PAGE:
It's the other half of Steven Soderbergh's golden 2000, along with Traffic
. That year, he became the first man to beat himself to a Best Director Oscar, along with the small matter of three more Oscars for Traffic
and another for Julia Roberts as Best Actress in this film. It was also Oscar-nominated for Best Director (which you knew), Best Original Screenplay and Best Supporting Actor (Albert Finney).
It's okay. I quite liked it.
I knew almost nothing about this film, but in fact there's a real Erin Brockovich out there. She's a consultant for a law firm and more recently, thanks to this movie, a TV presenter. Her achievement was to help build a record-breaking legal case against the Pacific Gas and Electric Company (PG&E) of California in 1993, despite having had no legal training. That's the story of this film. We begin with an intertitle saying "this is a true story", which is lucky since it makes the movie's events feel much more real and important to know that. If it were just fiction, it would be slow and maybe a bit dull, but it's not. We're seeing a real-life injustice being uncovered and the culprits being made to pay. It's a bit like watching a documentary, which I hasten to say is a good thing. I was always interested, despite the running time, and you'd have to have a heart of stone not to be moved at the end when Roberts brings the good news to one of their clients.
The story's pretty linear, though. This isn't a plotty movie. Instead it's a Julia Roberts movie. She's good, needless to say, although you probably wouldn't have guessed that this would have won her an Oscar, since it's not a "look at me" performance. The film's tone is down-to-earth and Roberts's character is a hard-as-nails mouth on legs, all cleavage and attitude. This costs her a bunch of money in a court case at the start of the film. Not everyone has people skills. Early in the film she's almost brutal in her determination to find work and look after her three children, but in the end she gets emotionally involved with the people who've been being poisoned by PG&E.
Oddly, by the way, she's not attractive here. She's too flinty and abusive for that, despite all those low-cut tops. She's aware of her sex appeal, but mostly as something that can occasionally be useful. "They're called boobs, Ed."
Albert Finney is the film's other secret weapon. Did I mention Albert Finney? I'd have watched the film earlier if I'd known he had a big role in it. He's not getting flowery or anything, but he's still lovely in the role of this unsentimental old man. He's the guy who owns the little law firm that Erin bullies into taking the case. He doesn't want it, oddly enough. In a no-win no-fee legal system, it's asking a lot to expect a small-town firm to take on a multi-billion dollar corporation in a case that could take years. He's got bills to pay, like anyone else. If you've only ever seen lawyers portrayed as sharks on legs, this is the other side of that.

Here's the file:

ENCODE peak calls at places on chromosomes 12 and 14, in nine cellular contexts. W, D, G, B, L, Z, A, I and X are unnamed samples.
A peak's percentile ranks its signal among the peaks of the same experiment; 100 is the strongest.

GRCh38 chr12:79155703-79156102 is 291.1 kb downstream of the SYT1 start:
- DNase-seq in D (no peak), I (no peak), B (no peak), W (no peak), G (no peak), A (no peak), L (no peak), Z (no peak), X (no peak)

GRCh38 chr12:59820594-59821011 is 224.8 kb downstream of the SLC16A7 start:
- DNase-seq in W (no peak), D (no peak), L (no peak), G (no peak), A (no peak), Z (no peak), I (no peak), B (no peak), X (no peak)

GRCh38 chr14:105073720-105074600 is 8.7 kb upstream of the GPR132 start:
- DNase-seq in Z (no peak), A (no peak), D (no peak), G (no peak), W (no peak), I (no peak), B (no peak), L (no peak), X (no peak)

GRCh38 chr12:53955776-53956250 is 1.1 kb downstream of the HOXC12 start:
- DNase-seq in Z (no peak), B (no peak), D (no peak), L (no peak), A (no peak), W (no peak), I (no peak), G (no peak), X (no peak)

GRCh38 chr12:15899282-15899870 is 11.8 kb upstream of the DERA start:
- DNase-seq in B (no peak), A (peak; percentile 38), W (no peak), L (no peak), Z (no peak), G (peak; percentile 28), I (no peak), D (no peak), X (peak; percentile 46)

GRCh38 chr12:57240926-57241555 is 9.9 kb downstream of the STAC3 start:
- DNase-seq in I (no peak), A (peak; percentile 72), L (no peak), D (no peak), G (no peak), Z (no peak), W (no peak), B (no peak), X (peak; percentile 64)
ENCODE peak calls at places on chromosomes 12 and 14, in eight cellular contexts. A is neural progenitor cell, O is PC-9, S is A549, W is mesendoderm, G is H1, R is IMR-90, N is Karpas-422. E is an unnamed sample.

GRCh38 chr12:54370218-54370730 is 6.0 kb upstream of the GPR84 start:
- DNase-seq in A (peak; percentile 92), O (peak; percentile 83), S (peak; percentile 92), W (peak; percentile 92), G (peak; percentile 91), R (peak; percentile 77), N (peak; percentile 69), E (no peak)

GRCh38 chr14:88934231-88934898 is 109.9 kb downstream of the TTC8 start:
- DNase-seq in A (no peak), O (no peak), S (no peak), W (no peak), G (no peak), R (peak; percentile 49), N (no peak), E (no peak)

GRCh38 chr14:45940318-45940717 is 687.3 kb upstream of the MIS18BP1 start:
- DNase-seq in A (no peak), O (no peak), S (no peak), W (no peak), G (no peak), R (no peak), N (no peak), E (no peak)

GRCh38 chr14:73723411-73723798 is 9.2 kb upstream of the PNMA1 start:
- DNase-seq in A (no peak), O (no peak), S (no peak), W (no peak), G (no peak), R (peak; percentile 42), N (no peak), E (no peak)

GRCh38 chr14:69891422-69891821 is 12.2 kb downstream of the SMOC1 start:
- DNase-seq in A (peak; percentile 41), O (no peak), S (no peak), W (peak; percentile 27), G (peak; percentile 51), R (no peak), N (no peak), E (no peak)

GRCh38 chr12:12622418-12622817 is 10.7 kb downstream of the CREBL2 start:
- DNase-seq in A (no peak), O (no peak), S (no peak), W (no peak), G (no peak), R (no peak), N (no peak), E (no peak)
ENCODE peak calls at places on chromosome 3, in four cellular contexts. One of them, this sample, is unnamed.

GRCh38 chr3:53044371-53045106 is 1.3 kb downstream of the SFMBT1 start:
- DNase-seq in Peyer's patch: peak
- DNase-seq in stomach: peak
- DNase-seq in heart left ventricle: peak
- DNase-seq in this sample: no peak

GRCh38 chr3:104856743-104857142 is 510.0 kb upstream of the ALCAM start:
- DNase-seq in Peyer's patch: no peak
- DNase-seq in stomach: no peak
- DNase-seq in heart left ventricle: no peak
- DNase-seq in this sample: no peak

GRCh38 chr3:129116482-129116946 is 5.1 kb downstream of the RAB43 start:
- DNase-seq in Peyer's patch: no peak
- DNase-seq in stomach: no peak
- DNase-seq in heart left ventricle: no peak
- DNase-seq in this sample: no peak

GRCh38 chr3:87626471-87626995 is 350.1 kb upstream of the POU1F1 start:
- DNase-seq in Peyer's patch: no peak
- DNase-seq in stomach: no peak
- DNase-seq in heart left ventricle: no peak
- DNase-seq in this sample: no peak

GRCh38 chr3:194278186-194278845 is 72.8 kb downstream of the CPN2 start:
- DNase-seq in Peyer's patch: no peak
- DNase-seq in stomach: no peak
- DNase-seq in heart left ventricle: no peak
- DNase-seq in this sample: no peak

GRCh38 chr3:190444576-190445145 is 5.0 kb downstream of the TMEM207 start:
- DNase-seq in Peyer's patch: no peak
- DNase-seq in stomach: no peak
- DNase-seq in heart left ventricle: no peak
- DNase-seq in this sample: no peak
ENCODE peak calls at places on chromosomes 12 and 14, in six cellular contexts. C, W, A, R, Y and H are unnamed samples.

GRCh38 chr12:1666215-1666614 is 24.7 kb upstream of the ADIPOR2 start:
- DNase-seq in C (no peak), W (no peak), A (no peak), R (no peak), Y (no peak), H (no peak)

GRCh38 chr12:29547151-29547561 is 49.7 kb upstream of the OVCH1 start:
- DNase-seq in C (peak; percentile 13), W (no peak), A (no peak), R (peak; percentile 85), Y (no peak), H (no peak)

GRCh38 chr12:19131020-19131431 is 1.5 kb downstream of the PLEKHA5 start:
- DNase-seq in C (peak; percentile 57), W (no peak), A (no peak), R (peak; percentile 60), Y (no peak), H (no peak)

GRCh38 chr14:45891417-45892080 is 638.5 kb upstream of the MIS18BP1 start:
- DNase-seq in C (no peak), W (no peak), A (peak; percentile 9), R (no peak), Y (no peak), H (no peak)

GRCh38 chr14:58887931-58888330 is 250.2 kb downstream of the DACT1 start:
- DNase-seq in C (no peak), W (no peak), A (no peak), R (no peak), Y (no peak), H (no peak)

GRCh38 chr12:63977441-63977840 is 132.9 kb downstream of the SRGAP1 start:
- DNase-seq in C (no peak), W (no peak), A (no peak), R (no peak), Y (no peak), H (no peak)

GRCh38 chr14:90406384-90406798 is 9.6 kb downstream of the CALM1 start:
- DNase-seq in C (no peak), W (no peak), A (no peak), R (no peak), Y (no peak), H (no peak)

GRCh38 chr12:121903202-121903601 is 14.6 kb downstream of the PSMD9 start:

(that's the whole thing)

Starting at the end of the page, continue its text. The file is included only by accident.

It can be funny. Roberts vs. lawyers is where the film's at its most entertaining, while the hairy tattooed biker next door made me laugh. (He's not what you think.)
To be honest, I don't have very much to say about this one. It's realistic and understated. It made me cry, but only a little bit. It made me laugh, but again not too much. It's unsentimental, trying not to be too movie-like and deliberately underplaying the sob story stuff. There's one moment to choke you up when the woman who's just been diagnosed with a malignant tumour asks Roberts to promise that "we're going to get them", but that's unusual in a movie that's trying its best to be down-to-earth.
By the way, the real Erin Brockovich has a cameo role as a waitress, called Julia Roberts. Well, "Julia R". Roberts also famously forgot to thank her in her Oscar acceptance speech. I liked this film. It's good. Roberts commands attention and the story has enough power in its own right that I'm happy with Soderbergh's decision not to embellish. Roger Ebert thinks it loses something in comparison with other "crusade against the man" films like Silkwood (Meryl Streep) and A Civil Action (John Travolta), but I haven't seen those and I thought this was fine. It's not the kind of film you fall madly in love with and watch over and over, but that was a deliberate choice from Soderbergh and I respect that.
Julia Roberts's pay cheque here made her the first actress ever to top $20m for one movie, incidentally.